readerswhenstopped:     false
  • The readertrack parameter can be used to enable a system that tracks client reading and posting of articles. Client tracking is off by default (false), as follows:

    readertrack:            false

The INN server supports the feature of creating keyword databases from the body of news articles. For large feeds, this could cause a substantial performance hit on the INN server. Before you set any of these parameters, you should stop the INN server (innd) and remove the current overview database.

  • The keywords parameter sets whether or not keyword generation should be done at all. By default, a keyword database is not generated based on the following line:

    keywords:               false
  • The keyartlimit parameter limits the maximum size of news articles for which keywords are added to the keyword database. The default is 100000, which represents about 100KB maximum size, as follows:

    keyartlimit:            100000
  • The keylimit parameter sets the maximum amount of space that can be used to store keyword data. The default value is 512 bytes. If that limit is exceeded, further keyword data is discarded. Here is the default value:

    keylimit:               512
  • The keymaxwords parameter indicates the maximum amount of keywords used from any one article. The default value is 250 words. (Some words that are not significant, such as the or and, are not generated or counted in reaching this maximum.)

    keymaxwords:            250

Posting parameters

Parameters in this section help define how programs that generate and accept postings behave. Many of these parameters relate particularly to how local postings are handled.

  • The addnntppostingdate parameter indicates whether or not to add the following header to local posts: NNTP-Posting-Date. This is on (true) by default, as follows:

    addnntppostingdate:     true
  • The addnntppostinghost parameter indicates whether to add the following header to local posts: NNTP-Posting-Host. Information in this header is either the IP address or the fully-qualified domain name of the INN server. This is true by default, as follows:

    addnntppostinghost:     true
  • The checkincludedtext parameter restricts how much included text can appear in a news article that is posted from your server. Included text is text from an article the user is responding to (indicated by a > character) that is copied into the current article. By default, this parameter is set to false, so there is no restriction on included text. If you set it to true, however, less than half of the text in a message can contain include lines. Turning this parameter on can result in better performance by not allowing articles that simply repeat previously sent text. Here is an example of having this parameter turned on to restrict articles containing too much included text:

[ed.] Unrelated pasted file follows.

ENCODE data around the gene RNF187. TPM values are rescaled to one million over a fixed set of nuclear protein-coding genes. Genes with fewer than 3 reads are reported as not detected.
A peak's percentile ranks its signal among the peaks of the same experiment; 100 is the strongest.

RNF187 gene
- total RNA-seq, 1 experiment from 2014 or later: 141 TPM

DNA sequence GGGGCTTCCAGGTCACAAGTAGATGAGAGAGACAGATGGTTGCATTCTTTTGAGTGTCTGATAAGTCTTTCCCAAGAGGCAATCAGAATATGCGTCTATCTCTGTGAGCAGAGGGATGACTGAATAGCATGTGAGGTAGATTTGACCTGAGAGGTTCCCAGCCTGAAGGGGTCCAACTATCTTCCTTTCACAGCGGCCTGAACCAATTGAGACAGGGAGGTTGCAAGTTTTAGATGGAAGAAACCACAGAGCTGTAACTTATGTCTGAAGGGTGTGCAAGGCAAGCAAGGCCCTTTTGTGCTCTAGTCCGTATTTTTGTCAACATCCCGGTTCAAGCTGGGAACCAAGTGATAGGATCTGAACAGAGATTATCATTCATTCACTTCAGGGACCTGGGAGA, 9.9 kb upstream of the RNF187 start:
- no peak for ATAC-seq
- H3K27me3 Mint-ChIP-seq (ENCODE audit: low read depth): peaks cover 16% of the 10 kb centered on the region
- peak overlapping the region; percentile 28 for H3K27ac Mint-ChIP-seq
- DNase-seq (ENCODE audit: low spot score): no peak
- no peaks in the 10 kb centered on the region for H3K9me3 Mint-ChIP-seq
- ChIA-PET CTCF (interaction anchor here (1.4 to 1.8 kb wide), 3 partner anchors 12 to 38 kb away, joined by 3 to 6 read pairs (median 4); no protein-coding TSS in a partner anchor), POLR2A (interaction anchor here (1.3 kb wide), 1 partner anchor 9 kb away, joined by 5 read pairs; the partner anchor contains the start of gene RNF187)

checkincludedtext: true
  • The value of the complaints parameter can be set to define an e-mail address that is placed in the X-Complaints-To: line in articles that originate from your server. Newsgroup participants can use this e-mail address to complain about something your users did. If no value is set, your newsmaster e-mail address is used. Common e-mail addresses are or Here is an example:

  • The fromhost parameter can be used to indicate a domain name to use when the INN server constructs e-mail addresses. If there is no value set for fromhost (which is true by default), then the local host computer's fully-qualified domain name is used.

  • To limit the size of locally posted articles that your news server accepts, use the localmaxartsize parameter. The default is the same as for maxartsize (1,000,000 bytes). To set that value to half the default, use the following:

    localmaxartsize:      500000
  • The moderatormailer parameter sets the default machine containing aliases for moderated newsgroups. By default, the values in the /etc/news/moderators file are used to identify the list of all public moderated newsgroups as being available from, with the newsgroup name prepended (* No value is entered for this parameter by default.